An Amazing Woman’s Faith
I speak of the elder of my two sisters. Born in 1944 to Hazel and Winfred, she was premature and was placed in an incubator as was the practice. But, as a result of too much oxygen, she developed cerebral palsy and near total blindness. I was born five years later. Our father, knowing he was dying of lung cancer, committed suicide leaving my mother with four very young children. She eventually remarried.
My earliest memories of Gwyn were of her reading Braille pages with her fingers, her strange glasses with one very thick lens on one side and how she had to place her face close to the page to read a book. I remember her broken gait when she walked. I also remember her sitting on the floor with a cat in her lap. She loved to sit in the swing under the shade of the large privet hedge in the summer and read. She was a voracious reader despite her very limited sight.
My mother had three more children. I was the last. She was an unhappy, angry person, who treated her depression with alcohol and cigarettes and tried to hold it together. But Gwyn was often the target of her misery, simply because she could not get away from her when she was young. My mother’s abuse was simple meanness and humiliation, verbal and sometimes physical. I’ve seen my mother yank hard at Gwyn’s hair when combing it. Gwyn had thick wavy hair. And my mother was harsh with the comb. We other siblings had the mobility to escape to parts unknown.
Gwyn became a young woman of courage and faith. She joined the church and the choir. She loved to sing. She studied hard and went to public schools, staying at the top of her class. She learned to ride the bus and use a cane and find her own life and way. She received a four-year academic scholarship to Oglethorpe University in Atlanta, staying on the Dean’s List, graduating magna cum laude and receiving the Key Man Award (something like valedictorian) and the Oglethorpe Cup.
In the following years she would obtain a PhD, marry, and raise two children. She would work as a Home Teacher for the Blind in Atlanta. She told me stories of working in the worst neighborhoods, helping blind individuals, living on assistance, to learn how to take care of themselves. How to cook meals, buy groceries, do everyday tasks without sight. She told me of bus drivers warning her not to walk in the neighborhoods where her clients lived. She mentioned hearing guns shots before. She told me of going to a blind woman’s home and finding her locked out sitting on her porch in tears. My sister calmed the woman, determined that there was an opportune window on the side of the house, and the two of them working together boosted my sister up and through the window where she managed to find her way to the front door and open it. I can only imagine the number of lives she changed while caring for those who needed her knowledge and kindness.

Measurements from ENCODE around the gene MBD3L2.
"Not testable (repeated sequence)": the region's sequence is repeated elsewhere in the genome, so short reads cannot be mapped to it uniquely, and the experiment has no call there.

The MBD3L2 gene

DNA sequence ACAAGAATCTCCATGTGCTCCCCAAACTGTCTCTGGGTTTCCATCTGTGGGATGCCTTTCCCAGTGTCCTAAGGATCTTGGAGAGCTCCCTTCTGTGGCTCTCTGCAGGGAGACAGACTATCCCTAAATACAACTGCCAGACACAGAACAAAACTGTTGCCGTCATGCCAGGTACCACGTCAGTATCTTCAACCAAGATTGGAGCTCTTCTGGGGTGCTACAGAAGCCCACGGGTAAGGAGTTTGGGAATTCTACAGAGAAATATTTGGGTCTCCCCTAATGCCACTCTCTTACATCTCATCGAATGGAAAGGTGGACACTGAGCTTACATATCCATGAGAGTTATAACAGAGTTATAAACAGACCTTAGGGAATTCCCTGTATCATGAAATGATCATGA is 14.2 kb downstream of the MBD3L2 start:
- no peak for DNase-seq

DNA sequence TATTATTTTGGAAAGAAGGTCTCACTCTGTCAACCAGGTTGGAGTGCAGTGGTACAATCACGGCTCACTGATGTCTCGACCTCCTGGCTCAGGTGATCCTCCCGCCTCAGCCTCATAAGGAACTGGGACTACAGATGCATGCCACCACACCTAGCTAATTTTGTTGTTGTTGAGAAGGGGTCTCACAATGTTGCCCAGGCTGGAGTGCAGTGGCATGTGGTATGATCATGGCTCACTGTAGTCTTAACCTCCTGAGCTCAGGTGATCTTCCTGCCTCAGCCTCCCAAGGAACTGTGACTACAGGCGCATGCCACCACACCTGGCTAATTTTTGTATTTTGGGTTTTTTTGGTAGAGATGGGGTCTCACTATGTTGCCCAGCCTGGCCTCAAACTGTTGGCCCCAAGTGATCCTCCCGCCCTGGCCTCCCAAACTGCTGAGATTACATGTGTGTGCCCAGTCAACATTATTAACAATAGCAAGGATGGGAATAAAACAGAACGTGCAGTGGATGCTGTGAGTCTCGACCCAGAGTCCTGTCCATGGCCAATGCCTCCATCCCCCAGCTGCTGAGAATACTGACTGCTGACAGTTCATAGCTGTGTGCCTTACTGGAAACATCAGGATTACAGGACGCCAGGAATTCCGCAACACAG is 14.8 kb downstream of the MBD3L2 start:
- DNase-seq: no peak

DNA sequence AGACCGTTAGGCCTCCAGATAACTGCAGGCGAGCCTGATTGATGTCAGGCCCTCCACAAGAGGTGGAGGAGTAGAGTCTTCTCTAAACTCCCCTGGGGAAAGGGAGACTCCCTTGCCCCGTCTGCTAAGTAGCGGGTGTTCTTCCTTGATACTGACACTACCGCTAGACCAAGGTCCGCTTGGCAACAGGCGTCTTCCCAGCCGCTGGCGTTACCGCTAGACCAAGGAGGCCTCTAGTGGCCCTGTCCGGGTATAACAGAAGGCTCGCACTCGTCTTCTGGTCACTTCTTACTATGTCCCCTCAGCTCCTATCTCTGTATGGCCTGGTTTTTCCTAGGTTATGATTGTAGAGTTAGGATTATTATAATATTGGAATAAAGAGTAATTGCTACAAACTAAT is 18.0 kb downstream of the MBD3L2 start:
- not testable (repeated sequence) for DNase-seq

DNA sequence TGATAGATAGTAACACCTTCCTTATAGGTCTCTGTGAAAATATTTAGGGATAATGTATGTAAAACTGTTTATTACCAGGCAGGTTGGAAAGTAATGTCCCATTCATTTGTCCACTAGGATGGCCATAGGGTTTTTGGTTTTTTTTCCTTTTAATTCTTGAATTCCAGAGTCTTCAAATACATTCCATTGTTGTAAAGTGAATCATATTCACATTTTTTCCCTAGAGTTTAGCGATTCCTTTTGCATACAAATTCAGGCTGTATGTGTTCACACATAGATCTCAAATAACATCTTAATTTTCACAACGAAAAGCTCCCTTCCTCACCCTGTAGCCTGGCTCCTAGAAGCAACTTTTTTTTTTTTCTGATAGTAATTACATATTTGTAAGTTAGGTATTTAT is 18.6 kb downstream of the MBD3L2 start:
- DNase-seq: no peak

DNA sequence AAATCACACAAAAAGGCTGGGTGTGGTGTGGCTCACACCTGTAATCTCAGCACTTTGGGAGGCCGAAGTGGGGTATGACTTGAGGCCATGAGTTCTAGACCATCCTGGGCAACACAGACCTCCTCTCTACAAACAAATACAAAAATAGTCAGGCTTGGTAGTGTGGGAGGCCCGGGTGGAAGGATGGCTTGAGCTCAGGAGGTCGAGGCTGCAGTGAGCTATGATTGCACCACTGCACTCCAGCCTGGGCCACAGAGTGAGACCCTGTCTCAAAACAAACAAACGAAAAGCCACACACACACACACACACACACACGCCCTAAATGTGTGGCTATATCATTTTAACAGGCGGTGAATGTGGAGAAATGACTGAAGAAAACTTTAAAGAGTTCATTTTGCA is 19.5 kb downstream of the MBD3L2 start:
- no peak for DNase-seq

As many families do, we scattered to distant locations. Me to New England, our brother to Florida, then North Carolina. My other sister to Texas. Gwyn went on to work for the CDC in Washington, D.C., then back to Georgia.
I believe what kept Gwyn going, achieving, moving forward, always doing her best though those years, was her faith and her stubbornness. She was a beautiful soul with a body that fought her all her life, yet she lived her life as though anything could be overcome. She clung hard to her faith. And gave constantly of her time to others. She had severe arthritis and osteoporosis as she got older. She had hips and shoulders replaced. Even when she was unable to walk, she still sat and crocheted Afghans and blankets for children in the hospital so they would have something of their own to hold close. She made hundreds.
When I mentioned her stubbornness, I mean to say that she was determined. You didn’t tell Gwyn she couldn’t do that. She would most certainly prove you wrong. She had a childhood she had to escape out of necessity and turned it into a life as full and accomplished as any.
But her faith was what gave her the courage. I believe it is her faith that protected her as she walked the streets of Atlanta. It was her faith that guided her and gave her a pathway out of her darkness. It was her faith that brought her back from the edge of death on numerous occasions in the past several years.
Gwyn passed away on March 19th. It would have been our brother’s birthday, but he passed a few years ago.
She was special. She was a treasure. She was an amazing woman.